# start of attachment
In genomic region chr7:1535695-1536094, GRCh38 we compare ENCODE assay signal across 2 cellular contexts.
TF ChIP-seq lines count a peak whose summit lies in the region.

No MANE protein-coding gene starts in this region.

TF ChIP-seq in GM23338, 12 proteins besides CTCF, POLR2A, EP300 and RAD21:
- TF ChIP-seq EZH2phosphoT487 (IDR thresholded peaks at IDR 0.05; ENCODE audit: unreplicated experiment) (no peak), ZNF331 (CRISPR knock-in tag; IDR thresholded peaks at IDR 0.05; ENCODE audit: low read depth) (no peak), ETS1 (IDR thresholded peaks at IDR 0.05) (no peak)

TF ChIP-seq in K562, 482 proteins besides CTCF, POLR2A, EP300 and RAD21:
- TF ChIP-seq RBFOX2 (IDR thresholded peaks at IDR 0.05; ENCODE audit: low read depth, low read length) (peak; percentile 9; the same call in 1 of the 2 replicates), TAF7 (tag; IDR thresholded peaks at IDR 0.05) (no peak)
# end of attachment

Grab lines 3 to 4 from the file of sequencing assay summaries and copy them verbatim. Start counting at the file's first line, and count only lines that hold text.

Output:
No MANE protein-coding gene starts in this region.

TF ChIP-seq in GM23338, 12 proteins besides CTCF, POLR2A, EP300 and RAD21: